Preservationists from around the state are cautiously optimistic about the future of two historic buildings after the Structural Group completed the first round of emergency stabilization.

The historic buildings, which some research suggests may date to the early 1800s, were severely damaged in the historic flood of July 30, 2016. Initial reports suggested there was no way of saving these buildings — an assertion that put the preservation community into action.

Some of the oldest buildings in Ellicott City, damaged by the flood.

Some of the oldest buildings in Ellicott City, damaged by the flood.

Thanks to the support of Howard County Executive Allan Kittleman and our partners at the Patapsco Valley Heritage Area, Preservation Maryland was able to connect the property owners with an engineering team from Keast & Hood and an accomplished stabilization crew from the Structural Group. The technical assistance associated with this emergency project was supported by donations Preservation Maryland received through its Flood Recovery Fund.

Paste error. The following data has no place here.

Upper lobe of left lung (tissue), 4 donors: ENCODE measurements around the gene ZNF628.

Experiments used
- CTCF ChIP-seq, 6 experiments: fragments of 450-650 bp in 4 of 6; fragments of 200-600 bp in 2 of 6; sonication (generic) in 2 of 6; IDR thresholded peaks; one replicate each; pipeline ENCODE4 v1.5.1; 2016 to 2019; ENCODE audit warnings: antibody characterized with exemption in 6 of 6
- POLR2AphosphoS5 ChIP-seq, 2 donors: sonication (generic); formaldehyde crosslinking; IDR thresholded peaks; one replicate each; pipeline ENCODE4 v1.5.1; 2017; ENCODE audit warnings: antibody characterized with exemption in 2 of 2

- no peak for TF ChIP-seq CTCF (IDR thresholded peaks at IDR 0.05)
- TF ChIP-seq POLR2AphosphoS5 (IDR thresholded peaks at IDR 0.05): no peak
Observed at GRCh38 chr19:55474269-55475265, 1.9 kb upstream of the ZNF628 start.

On the morning of Sunday, August 7th, the historic buildings which lost critical load bearing supports during the flood received an emergency support system. While their future is far from certain, it’s a positive step for the iconic Ellicott City historic district.

Emergency stabilization of Ellicott City buildings, August 7, 2016

Emergency stabilization, August 7, 2016


Preservation Maryland Executive Director Nicholas Redding explained,

This was teamwork at its best – and started with tremendous support from County Executive Kittleman, who is an elected leader that cares about history and heritage. Thanks to the support of many Marylanders, and dedicated property owners, we were able to make this happen and we all hope that this is the first of many ‘saves’ we can celebrate as Ellicott City recovers.